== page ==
Chapter 1: Cities and Highways 1Chapter 2: Dust Settles on the Battlefield 5Chapter 3: I Sing the Body Electric 15Chapter 4: Meet the Astrocyte 29Chapter 5: Riding the Calcium Wave 41Chapter 6: Hey Neuron, It's Me, Glia 55Chapter 7: Developing Relationships 65Chapter 8: The Time Machine 77Chapter 9: Sing a New Song 89Chapter 10: Albert Einstein's Abundant Astrocytes 99Chapter 11: I Dream of Glia 111Chapter 12: Gliadegenerative Disease 121Chapter 13: Don't Insult Me 133Chapter 14: The Seething Breeding Glioma 145Chapter 15: Cities and Highways Revisited 155Acknowledgments 159About the Author 161Index 163
If you know anything about human brains, you know about neurons - the cells that have long been seen as central to virtually everything your brain thinks, feels, and does. But neurons represent only 10% of your brain cells: the other 90% are glial cells. Until recently, neuroscientists thought glial cells did little more than hold your brain together. But in the past few years, they've discovered that glial cells are extraordinarily important. In fact, they may hold the key to understanding intelligence, treating psychiatric disorders and brain injuries and perhaps even curing fatal conditions like Alzheimer's, Parkinson's, and Lou Gehrig's Disease. In The Root of Thought, leading neuroscientist Dr. Andrew Koob reveals what we've learned about these remarkable cells, from their unexpected role in information storage to their function as adult stem cells that can keep your brain growing and adapting longer than scientists ever imagined possible. Ranging from fruit flies to Einstein, Koob reveals the surprising correlation between intelligence and the brain's percentage of glia cells - and why these cells' unique wavelike communications may be especially conducive to the fluid information processing human beings depend upon. You'll learn how crucial glia cells grow and develop... why almost all brain tumors are comprised of glia cells' and the potential implications for treatment... even the apparent role of glia cells in your every thought and dream!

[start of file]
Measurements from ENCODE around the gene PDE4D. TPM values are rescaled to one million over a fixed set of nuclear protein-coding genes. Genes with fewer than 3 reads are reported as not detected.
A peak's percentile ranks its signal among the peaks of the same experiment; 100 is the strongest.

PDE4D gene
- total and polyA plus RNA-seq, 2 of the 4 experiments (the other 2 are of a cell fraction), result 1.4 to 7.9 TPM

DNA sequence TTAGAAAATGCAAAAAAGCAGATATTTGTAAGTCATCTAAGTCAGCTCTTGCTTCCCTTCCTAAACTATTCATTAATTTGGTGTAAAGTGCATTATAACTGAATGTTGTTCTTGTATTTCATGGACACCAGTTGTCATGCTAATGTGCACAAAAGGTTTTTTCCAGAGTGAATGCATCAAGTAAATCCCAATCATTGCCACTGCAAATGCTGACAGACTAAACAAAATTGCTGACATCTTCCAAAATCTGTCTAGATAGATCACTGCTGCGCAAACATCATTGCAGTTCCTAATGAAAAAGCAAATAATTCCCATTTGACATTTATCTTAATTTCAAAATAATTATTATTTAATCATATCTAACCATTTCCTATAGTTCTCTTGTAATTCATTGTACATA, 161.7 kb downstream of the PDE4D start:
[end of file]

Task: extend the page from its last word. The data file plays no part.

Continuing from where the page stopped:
Andrew Koob graduated from Northwestern University in 1998 and from Purdue University with a Ph.D. in neuroscience in 2005. After graduation, he worked as a postdoctoral research fellow in pediatric neurosurgery at Dartmouth College, followed by positions as a postdoctoral fellow for research in Parkinson's Disease at the University of California, San Diego, and as a researcher in molecular neurogenetics at the University of Munich, Germany.